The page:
Improving catchment health and water quality

Water quality starts at the source – our catchments. We work in partnership with our neighbours, catchment land owners and the broader community to improve catchment health and water quality.

Extensive monitoring is a core component of responsible catchment, storage and supply management. Seqwater has a team of 43 professionals that ensure compliance with our water quality and environmental obligations.

Working collaboratively with a range of partners, Seqwater is constantly developing better water quality monitoring techniques and methods aimed at providing more timely and comprehensive feedback for informed decision making. These improved techniques complement existing monitoring programs across our storages.

Water undergoes regular and thorough testing at many points of the treatment and distribution system. We undertake almost 400,000 water quality tests a year to meet our regulatory requirements and ensure community confidence. We test for a wide range of other parameters outlined in the Australian Drinking Water Guidelines 2011.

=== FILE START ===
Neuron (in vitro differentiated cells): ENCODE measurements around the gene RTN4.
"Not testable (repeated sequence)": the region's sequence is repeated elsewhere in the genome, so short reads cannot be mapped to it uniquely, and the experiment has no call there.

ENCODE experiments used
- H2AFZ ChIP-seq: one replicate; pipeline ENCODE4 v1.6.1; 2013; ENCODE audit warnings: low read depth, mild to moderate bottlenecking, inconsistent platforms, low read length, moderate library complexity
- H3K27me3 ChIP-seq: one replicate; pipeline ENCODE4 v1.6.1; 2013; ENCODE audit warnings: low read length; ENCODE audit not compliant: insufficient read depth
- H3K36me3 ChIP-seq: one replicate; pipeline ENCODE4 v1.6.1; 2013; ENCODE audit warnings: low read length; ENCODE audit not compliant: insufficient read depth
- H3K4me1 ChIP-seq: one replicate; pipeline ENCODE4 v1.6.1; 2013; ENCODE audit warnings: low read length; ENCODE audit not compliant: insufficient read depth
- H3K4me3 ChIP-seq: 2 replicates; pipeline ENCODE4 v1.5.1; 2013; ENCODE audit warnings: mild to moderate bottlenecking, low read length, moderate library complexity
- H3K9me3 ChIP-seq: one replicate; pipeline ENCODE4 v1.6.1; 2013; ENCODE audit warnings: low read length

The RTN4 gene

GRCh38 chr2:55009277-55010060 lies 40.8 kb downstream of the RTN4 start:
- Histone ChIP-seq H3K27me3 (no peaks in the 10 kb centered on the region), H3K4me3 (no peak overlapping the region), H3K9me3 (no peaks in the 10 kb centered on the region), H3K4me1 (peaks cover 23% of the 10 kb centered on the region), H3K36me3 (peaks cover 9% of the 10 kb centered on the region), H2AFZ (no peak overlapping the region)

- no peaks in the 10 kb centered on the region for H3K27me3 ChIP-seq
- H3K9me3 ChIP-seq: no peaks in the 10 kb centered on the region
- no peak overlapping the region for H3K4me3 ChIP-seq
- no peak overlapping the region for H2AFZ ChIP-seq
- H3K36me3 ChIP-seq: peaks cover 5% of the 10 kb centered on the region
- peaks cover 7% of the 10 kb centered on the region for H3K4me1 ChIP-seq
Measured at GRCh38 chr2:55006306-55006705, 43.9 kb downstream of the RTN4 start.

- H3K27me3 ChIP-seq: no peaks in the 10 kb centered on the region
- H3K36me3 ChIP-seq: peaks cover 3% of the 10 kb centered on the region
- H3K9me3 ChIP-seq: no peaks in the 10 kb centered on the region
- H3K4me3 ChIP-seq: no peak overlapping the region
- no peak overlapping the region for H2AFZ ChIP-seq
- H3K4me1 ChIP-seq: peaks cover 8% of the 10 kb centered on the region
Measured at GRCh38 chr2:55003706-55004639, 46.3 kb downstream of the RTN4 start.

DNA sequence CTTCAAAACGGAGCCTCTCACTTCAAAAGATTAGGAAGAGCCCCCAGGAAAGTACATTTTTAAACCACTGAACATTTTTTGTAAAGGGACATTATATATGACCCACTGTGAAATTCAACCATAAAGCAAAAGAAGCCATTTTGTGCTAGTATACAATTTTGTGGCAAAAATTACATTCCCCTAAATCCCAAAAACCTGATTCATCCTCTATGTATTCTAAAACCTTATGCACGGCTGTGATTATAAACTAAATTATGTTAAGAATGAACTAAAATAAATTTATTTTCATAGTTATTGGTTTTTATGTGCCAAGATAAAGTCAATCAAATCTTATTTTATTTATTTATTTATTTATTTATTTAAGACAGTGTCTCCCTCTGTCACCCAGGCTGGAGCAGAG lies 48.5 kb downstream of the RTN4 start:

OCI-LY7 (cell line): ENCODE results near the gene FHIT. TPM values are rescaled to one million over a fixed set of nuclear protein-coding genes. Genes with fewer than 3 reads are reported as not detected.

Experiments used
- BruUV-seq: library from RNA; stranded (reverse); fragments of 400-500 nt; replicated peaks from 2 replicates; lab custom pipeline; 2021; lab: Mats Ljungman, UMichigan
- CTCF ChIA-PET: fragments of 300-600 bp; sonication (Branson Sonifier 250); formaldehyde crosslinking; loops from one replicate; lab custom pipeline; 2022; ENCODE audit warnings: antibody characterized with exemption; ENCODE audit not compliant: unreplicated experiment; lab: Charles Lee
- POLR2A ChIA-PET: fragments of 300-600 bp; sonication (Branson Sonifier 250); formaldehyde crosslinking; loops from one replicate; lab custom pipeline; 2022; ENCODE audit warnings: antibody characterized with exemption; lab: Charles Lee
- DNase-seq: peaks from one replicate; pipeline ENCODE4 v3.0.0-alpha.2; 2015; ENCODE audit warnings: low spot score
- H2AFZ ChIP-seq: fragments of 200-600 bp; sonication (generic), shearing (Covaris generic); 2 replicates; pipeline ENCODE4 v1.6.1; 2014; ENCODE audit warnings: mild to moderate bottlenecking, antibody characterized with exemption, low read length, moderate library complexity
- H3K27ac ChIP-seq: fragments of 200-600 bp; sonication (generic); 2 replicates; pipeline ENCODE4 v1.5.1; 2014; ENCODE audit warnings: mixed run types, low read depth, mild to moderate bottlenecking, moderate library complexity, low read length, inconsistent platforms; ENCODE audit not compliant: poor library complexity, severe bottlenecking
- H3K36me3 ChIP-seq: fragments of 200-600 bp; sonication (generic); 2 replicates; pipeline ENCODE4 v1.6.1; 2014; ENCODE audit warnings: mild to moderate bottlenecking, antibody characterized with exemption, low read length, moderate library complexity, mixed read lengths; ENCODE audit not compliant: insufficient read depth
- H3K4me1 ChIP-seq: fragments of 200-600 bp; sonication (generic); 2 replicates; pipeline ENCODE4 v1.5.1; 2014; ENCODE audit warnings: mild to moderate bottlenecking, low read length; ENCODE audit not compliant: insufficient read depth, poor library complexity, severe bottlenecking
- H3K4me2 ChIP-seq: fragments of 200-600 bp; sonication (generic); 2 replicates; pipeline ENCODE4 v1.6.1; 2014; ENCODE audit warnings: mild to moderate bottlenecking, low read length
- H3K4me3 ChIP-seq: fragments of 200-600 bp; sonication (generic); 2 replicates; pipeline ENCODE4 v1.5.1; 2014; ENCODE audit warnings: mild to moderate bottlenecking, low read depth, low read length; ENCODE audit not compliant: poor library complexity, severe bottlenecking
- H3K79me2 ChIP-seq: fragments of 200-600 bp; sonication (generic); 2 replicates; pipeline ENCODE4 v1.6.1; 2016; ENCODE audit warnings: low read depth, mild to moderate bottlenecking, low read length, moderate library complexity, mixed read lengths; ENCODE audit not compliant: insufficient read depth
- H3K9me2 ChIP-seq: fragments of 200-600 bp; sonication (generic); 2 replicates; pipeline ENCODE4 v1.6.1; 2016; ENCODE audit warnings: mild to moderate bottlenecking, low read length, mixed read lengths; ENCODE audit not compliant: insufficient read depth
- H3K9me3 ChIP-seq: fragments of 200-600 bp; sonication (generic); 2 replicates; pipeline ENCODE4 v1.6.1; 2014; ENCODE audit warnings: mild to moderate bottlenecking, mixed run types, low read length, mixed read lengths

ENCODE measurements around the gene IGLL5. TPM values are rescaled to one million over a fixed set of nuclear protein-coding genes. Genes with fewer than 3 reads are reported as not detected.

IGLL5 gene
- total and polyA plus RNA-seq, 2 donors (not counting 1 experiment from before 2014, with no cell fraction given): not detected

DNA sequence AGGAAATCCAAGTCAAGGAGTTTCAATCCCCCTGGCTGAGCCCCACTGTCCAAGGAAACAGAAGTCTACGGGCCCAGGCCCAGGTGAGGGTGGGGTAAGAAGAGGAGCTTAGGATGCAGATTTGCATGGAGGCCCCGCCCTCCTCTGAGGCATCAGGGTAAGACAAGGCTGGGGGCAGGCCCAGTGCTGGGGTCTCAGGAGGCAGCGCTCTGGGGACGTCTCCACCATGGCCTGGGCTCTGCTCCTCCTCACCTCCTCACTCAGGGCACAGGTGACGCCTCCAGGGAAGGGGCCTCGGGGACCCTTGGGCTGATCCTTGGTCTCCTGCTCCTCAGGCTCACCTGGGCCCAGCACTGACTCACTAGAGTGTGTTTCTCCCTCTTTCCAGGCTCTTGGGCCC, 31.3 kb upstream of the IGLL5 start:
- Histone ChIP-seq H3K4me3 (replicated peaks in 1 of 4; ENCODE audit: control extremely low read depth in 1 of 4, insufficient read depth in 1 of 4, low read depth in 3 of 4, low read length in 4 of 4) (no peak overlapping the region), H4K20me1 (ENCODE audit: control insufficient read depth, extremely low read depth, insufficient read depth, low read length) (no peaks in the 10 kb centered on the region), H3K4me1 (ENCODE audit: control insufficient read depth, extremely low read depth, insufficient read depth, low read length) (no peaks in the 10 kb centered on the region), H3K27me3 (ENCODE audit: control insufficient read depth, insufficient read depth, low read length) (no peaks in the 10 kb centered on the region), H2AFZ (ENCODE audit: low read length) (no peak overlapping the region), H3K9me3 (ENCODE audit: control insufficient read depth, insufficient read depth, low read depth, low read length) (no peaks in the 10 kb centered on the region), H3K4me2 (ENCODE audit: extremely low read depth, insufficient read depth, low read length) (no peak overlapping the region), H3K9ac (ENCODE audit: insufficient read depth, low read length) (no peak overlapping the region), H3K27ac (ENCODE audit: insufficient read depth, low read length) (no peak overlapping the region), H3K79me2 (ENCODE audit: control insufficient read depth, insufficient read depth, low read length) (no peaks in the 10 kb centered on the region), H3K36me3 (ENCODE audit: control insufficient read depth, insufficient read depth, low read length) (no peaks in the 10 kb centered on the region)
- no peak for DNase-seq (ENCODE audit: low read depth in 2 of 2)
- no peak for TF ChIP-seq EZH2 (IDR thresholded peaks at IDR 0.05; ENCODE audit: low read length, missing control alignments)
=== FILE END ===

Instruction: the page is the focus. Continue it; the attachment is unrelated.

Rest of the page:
We continue to publicly report on the quality of water through the Customer Confidence Report. This monthly report outlines the water quality of the region’s bulk water supply against 14 key health and aesthetic water quality parameters widely considered to be most relevant to drinking water quality.

View the Customer Confidence Report to find out about water quality in your area. If you're using Internet Explorer, please use this link to view the Customer Confidence Report.

Water quality and recreation

We are the only bulk water supplier in Australia that manages open catchments, allowing the community to enjoy our water supply lakes and catchment land for recreation activities. Our challenge is to balance community access with our essential role of ensuring a high quality water supply for the region. Download the Water quality and recreation factsheet for more information.

Seqwater monitors all lakes for the presence of blue-green algae. When toxin concentration levels indicate a health risk, we may restrict lake access for primary contact (in-water) activities such as swimming, skiing and tubing, as well as issuing an advisory notice that secondary contact (on-water) activities such as boating, paddling and fishing is not advised. 

For more information about blue-green algae and how we manage recreational access: